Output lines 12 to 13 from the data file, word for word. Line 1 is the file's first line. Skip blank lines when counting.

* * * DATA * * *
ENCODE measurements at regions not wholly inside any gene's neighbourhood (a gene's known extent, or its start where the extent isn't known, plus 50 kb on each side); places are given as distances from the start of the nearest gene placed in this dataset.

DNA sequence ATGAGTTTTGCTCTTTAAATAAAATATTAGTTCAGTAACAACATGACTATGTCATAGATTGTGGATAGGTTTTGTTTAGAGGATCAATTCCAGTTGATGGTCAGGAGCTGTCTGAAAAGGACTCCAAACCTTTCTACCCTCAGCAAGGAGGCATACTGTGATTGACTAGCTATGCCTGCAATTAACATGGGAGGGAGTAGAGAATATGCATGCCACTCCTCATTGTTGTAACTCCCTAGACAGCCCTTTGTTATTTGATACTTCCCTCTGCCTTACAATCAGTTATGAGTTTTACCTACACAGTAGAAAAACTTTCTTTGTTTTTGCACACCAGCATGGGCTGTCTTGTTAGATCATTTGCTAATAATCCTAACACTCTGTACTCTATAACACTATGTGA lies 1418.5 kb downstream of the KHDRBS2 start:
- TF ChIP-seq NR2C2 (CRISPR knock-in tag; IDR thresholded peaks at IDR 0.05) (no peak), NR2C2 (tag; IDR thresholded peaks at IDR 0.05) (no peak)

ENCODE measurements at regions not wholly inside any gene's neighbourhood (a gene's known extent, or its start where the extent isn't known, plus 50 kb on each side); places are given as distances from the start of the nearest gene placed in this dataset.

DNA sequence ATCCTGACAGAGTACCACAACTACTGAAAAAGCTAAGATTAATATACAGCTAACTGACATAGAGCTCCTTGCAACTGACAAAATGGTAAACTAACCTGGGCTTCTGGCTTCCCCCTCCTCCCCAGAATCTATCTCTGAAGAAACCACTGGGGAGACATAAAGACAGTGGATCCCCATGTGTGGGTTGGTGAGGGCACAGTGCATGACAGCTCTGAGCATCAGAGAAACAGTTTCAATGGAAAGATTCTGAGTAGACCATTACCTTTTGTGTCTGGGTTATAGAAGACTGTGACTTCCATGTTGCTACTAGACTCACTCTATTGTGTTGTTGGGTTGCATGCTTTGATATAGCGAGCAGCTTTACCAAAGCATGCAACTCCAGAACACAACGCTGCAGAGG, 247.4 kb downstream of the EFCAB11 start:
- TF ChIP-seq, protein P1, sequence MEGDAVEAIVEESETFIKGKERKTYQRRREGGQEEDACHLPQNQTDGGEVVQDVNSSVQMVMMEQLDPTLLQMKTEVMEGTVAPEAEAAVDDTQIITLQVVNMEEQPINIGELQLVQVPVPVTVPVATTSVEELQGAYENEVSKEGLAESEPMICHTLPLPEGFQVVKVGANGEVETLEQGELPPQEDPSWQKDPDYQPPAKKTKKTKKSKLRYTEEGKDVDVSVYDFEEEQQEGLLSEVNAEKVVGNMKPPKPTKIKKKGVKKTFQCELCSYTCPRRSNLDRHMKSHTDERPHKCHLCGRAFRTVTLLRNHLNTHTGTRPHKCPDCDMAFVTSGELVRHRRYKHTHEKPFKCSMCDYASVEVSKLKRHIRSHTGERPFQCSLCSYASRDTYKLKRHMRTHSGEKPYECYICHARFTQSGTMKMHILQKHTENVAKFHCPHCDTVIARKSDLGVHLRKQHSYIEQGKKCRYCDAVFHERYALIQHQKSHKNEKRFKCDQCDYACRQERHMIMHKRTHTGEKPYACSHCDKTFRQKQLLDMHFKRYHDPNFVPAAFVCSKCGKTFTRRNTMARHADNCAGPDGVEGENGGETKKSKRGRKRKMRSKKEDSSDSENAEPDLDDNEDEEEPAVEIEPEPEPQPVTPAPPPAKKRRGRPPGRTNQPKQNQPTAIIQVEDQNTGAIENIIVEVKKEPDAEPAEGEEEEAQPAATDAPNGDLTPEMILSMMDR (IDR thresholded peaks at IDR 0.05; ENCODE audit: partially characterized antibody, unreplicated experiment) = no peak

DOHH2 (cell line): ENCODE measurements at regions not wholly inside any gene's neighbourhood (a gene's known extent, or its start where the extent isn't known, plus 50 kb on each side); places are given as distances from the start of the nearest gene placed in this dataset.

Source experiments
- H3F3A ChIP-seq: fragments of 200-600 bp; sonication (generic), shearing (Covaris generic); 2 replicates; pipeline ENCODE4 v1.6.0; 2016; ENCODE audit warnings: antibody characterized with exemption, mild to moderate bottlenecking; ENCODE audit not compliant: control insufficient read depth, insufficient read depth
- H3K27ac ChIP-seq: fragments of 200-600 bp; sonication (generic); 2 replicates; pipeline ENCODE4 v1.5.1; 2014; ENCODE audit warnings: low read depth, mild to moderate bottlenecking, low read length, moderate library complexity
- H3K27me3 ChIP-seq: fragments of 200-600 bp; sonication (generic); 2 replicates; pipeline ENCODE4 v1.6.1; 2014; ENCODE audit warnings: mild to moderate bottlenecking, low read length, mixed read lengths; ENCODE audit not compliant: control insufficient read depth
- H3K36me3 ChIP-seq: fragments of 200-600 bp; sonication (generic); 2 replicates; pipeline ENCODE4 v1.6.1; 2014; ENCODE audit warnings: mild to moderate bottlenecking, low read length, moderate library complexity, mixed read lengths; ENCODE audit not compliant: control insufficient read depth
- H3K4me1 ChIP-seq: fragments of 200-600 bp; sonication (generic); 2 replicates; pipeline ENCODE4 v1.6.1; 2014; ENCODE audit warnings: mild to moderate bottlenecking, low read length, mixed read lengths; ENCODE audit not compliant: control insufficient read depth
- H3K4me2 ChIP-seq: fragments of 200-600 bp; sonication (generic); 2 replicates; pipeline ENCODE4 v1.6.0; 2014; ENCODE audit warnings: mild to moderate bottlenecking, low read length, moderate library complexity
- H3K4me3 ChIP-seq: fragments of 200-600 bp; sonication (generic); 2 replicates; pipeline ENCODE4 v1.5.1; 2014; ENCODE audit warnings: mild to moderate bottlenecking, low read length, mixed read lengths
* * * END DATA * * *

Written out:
- H3K36me3 ChIP-seq: fragments of 200-600 bp; sonication (generic); 2 replicates; pipeline ENCODE4 v1.6.1; 2014; ENCODE audit warnings: mild to moderate bottlenecking, low read length, moderate library complexity, mixed read lengths; ENCODE audit not compliant: control insufficient read depth
- H3K4me1 ChIP-seq: fragments of 200-600 bp; sonication (generic); 2 replicates; pipeline ENCODE4 v1.6.1; 2014; ENCODE audit warnings: mild to moderate bottlenecking, low read length, mixed read lengths; ENCODE audit not compliant: control insufficient read depth